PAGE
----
With a third Singapore-registered Honda stolen in Johor Baru within a week, those who go still want to drive in, we do hope you can spare some time to read the report done by Bloomberg on a study where some keyless vehicles have a vulnerability which affects the Radio-Frequency Identification (RFID) transponder chip used in immobilizers.
The research, done by Roel Verdult and Baris Ege from Radboud University in the Netherlands and Flavio Garcia from the University of Birmingham, U.K. - is being presented at the USENIX security conference in Washington, D.C. The authors detail how the cryptography and authentication protocol used in the Megamos Crypto transponder can be targeted by malicious hackers looking to steal luxury vehicles.
The Megamos Crypto transponder is one of the most common immobilizer transponders and theives looking to steal luxury vehicles can be looking for these vehicles. It is used in VW-owned luxury brands like Audi, Porsche, Bentley and Lamborghini, as well as in some Fiat, Honda, Kia, Volvo and Maserati models.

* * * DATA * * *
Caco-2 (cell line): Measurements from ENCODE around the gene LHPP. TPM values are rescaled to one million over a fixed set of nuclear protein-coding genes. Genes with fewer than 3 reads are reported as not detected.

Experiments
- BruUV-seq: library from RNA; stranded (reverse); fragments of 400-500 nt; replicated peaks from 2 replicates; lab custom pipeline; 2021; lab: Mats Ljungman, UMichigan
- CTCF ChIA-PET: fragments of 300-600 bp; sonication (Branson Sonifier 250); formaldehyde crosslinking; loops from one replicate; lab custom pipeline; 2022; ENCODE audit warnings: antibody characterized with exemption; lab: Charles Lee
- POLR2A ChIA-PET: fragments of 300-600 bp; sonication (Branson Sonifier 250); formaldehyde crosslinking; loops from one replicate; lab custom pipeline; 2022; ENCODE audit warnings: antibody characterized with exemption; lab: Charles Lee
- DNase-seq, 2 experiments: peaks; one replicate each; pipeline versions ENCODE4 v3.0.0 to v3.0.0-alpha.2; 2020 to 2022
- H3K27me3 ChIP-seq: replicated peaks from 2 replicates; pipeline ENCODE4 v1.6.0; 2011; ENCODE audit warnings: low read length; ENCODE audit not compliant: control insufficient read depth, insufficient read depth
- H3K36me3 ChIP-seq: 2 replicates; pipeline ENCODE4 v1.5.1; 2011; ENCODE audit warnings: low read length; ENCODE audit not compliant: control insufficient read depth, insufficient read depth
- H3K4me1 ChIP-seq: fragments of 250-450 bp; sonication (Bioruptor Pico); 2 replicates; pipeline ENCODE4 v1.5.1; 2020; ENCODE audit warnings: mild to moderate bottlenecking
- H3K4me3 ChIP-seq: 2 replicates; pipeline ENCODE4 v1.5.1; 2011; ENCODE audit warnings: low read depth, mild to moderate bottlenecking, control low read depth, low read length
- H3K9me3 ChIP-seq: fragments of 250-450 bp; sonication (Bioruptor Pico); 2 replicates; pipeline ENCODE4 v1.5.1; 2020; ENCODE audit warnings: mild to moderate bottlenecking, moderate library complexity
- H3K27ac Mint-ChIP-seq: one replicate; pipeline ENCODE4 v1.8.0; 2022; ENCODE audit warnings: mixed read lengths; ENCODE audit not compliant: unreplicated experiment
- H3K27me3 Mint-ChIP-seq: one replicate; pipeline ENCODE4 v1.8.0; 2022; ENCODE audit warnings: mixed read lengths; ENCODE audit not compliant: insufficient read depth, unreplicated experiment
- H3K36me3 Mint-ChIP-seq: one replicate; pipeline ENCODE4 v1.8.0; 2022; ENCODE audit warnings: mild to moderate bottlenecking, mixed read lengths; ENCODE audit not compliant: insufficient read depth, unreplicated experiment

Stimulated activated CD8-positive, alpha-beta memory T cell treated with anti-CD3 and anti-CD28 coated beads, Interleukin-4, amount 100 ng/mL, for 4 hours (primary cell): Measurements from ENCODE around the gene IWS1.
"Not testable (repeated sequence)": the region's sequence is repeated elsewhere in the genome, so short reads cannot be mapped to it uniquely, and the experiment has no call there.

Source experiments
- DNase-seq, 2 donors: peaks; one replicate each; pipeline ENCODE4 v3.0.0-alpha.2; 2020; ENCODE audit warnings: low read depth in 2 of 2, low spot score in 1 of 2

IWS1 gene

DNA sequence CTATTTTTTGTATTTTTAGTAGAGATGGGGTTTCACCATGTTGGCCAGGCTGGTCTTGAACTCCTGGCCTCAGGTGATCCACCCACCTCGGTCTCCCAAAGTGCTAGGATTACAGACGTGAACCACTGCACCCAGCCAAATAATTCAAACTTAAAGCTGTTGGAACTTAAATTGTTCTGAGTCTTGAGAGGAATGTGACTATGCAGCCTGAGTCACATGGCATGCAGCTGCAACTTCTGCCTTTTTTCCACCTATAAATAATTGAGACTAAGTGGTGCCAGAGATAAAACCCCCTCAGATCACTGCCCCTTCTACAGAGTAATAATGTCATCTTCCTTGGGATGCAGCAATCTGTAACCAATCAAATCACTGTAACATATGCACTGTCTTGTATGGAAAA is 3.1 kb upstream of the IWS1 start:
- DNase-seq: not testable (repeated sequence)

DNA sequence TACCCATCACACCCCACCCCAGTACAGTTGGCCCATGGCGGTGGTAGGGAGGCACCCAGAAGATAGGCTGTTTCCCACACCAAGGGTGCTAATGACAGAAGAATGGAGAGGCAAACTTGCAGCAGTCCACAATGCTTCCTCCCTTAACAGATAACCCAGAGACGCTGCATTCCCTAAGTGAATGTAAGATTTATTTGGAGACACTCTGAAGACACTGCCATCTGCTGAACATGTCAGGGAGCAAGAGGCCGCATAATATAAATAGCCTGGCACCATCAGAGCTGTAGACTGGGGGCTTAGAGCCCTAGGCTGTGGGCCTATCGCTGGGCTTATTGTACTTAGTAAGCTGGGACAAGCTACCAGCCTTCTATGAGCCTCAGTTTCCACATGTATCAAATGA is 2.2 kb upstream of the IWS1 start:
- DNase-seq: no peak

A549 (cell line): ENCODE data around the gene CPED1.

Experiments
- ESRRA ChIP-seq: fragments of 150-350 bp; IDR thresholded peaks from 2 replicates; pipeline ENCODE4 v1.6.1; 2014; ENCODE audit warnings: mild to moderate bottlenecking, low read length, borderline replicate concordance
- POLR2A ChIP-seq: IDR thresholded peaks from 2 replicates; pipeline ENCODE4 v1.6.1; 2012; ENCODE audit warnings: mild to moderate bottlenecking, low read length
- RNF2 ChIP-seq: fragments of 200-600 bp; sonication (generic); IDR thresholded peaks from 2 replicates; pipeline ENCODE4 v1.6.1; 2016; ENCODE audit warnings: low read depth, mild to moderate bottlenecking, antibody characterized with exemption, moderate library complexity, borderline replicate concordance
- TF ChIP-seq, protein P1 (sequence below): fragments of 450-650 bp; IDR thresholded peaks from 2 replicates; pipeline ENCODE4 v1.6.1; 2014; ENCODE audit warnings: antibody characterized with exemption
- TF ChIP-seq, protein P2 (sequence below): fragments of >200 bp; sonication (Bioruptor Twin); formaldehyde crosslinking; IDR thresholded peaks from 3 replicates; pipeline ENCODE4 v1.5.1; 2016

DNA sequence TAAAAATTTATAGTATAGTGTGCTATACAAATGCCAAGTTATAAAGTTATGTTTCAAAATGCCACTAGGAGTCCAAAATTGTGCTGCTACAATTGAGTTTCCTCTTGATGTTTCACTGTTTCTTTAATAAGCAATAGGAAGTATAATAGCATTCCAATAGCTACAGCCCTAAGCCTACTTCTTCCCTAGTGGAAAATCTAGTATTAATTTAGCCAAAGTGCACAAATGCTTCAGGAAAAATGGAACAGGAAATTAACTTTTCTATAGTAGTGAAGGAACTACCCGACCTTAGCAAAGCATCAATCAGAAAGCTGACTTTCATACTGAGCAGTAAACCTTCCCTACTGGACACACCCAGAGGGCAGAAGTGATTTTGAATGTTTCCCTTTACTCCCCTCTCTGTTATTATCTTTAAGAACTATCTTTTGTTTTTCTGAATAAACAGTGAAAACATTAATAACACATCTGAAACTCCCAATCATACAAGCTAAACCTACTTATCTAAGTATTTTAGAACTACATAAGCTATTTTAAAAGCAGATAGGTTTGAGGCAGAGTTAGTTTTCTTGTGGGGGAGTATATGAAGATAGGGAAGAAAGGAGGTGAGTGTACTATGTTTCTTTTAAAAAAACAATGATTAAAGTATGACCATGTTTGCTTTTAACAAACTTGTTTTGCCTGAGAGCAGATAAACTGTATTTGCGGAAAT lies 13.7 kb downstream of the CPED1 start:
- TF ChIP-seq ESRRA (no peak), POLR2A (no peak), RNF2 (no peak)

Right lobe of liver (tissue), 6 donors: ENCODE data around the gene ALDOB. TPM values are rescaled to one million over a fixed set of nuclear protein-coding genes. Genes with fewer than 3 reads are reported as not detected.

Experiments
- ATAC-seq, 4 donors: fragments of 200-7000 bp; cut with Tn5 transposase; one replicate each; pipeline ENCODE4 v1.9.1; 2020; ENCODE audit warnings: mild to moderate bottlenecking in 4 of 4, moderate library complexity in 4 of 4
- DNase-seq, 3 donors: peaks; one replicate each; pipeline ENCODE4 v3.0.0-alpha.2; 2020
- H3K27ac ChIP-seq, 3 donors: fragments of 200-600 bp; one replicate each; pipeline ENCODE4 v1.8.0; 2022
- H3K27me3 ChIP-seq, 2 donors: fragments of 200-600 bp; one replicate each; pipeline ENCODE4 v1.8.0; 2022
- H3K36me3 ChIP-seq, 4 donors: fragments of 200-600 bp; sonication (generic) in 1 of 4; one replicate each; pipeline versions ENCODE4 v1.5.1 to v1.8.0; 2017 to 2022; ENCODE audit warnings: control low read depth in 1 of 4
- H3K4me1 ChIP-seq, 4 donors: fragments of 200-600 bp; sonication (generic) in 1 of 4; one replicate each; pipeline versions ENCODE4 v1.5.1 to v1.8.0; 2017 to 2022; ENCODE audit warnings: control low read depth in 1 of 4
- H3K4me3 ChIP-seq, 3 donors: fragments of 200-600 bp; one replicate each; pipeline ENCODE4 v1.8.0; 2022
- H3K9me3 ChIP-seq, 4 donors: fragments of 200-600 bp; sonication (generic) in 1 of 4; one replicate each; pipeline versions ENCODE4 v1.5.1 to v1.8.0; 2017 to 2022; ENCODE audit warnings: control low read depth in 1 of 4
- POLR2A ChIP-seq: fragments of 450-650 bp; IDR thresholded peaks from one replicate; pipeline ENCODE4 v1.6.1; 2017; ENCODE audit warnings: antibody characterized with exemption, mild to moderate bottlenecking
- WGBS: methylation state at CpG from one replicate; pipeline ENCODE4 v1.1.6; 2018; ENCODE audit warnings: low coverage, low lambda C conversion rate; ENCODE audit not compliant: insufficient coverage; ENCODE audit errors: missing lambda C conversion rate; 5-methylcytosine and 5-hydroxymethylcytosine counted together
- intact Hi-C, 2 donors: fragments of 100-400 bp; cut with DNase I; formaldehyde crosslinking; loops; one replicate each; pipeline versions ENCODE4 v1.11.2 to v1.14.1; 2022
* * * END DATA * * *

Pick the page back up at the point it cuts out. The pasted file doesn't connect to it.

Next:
A VW spokesman responded, "Volkswagen maintains its electronic as well as mechanical security measures technologically up-to-date and also offers innovative technologies in this sector." Anti-theft protection is generally still ensured, he added, even for older models, because criminals need access to the key signal to hack the immobilizer. "Current models, including the current Passat and Golf, don't allow this type of attack at all," he said.
Immobilizers are electronic security devices that prevent a car's engine from running unless the correct key fob (containing the RFID chip) is in close proximity to the car. The researchers broke the transponder’s 96-bit cryptographic system by listening in twice to the radio communication between the key and the transponder.